As I discussed in my last blog post, “Step away from the screen to get your creative juices flowing,” screens inhibit our creative brains. Luckily, we can combat our screen time by picking up a new read.
Reading has been shown to enhance our creative thinking and spur our imaginations. With that in mind, I recently decided I wanted — and needed — to read more often.
As most writers will tell you, the two best ways to become a better writer are to a) practice writing and b) read good writing.
To help me achieve my broad goal of reading more, I’ve set several more specific goals and taken a few proactive measures:
Read 20 books this year
Twenty books may not sound like all that much — because it isn’t. However, I decided it was best to start with a small number that I can hopefully surpass. If I learned anything from the SMART Goal acronym taught to me throughout my school years, I want my goals to be achievable (the “A” in SMART), and I’m confident that 20 books is.
To help me meet this goal, I created a Goodreads account, which lets me set and track my yearly book goal. The website also supplies me with book recommendations based on recent reads and lets me connect with friends and strangers who have similar literary tastes. It’s like a virtual library and book club all in one!
Read two long-form essays every week
My long-term personal and professional goal is to return to school and pursue a master’s degree in creative non-fiction writing. Because of that goal, and because of my current passion for writing creative non-fiction works, I know I need regular exposure to good pieces of literary journalism. While I used to be handed these back in college, I now have to seek them out myself. That’s why I’ve signed up to receive weekly e-newsletters from Longform and Longreads, which collect the best long-form essays from the week. They also provide a short summary of the essays, along with a word count and estimated reading time.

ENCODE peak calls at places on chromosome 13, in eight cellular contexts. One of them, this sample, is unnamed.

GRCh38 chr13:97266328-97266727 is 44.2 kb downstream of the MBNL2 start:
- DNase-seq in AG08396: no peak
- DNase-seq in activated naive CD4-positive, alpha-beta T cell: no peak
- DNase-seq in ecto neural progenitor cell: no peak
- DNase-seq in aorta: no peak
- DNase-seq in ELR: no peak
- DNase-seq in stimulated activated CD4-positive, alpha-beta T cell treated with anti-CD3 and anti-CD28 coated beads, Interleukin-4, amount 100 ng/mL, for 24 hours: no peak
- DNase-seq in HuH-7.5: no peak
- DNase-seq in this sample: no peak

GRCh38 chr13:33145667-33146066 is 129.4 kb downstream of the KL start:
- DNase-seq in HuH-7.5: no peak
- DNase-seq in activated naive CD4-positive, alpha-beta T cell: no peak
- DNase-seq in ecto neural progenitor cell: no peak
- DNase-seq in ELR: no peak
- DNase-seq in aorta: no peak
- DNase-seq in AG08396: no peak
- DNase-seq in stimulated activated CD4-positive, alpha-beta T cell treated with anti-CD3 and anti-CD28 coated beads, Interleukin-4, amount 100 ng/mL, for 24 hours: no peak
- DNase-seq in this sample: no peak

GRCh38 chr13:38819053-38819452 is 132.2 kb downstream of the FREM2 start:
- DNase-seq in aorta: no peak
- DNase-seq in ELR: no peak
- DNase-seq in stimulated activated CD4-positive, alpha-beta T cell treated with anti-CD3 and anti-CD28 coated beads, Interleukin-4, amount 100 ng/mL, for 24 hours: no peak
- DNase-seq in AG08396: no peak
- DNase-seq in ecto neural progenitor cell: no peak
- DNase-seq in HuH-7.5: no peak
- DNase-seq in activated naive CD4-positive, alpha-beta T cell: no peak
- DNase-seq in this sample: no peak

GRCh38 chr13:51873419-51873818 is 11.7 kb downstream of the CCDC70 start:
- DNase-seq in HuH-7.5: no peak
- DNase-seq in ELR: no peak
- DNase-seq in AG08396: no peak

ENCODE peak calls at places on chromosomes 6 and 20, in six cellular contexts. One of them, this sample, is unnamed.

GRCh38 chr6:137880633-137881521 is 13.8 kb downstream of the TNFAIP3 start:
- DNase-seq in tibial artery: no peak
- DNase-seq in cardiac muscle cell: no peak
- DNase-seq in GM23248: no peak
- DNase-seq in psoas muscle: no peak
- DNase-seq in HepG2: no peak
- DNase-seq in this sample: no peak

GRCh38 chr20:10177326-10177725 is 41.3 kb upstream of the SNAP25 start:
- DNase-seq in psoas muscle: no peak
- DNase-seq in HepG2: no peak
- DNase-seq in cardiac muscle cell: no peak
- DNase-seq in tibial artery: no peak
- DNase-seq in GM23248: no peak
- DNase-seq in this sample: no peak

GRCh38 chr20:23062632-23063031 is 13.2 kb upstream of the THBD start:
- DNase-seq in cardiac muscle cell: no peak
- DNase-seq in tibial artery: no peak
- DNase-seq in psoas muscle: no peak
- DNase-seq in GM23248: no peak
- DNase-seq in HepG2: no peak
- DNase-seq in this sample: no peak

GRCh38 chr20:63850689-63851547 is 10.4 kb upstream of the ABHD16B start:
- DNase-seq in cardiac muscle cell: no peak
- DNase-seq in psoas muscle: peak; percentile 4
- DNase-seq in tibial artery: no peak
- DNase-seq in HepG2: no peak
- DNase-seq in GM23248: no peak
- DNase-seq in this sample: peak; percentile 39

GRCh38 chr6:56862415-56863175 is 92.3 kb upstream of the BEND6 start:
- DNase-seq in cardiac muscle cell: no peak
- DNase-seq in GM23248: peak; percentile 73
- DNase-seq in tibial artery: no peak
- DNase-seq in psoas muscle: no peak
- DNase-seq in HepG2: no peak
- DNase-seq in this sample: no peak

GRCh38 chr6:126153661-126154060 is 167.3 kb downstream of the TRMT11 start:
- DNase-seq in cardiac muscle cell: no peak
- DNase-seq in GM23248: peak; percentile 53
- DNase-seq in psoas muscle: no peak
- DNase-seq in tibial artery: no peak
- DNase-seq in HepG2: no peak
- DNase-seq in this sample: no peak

Thanks to Longform, I recently read “Inside the Black Market Hummingbird Love Charm Trade.” While the writer of this piece doesn’t provide readers with a solution to the illicit trade, she does a thorough job researching the trade and showing it from all angles so that her readers feel just as perplexed, saddened and frustrated as the government agencies trying to stop the trade do. See? I’m already learning how to be a better writer!
Keep reading material handy
When I get in bed at the end of the day, my body and mind are tired. It’s so easy to turn on the TV and tune out, but if I have a good book on my nightstand, I often want to pick up where I left off instead. I bring my book to the breakfast table, too, and have been waking up for the day over a new chapter (and it’s now so difficult to put the book down and leave for work).
I’m also trying to bring books with me to doctor appointments and have them on hand at other times when I know I’ll be waiting. Doing so helps me read more and avoid the tendency to pick up my phone and scroll through my social media feeds.
Seek out recommendations
Because I’m reading to be become a better writer and more creative, imaginative thinker, I want to read quality work. To help me find quality work, I now consult several popular reading lists before heading to the library and have subscribed to Ryan Holiday’s monthly reading list. (This guy is an author, blogger and editor for the New York Observer, and his monthly reading list is highly regarded in the writing world.)
I’ve also been asking other writers and voracious readers for their recommendations.
Which reminds me…
If you have a recommendation for a book or long-form essay, please drop the title in the comments section below!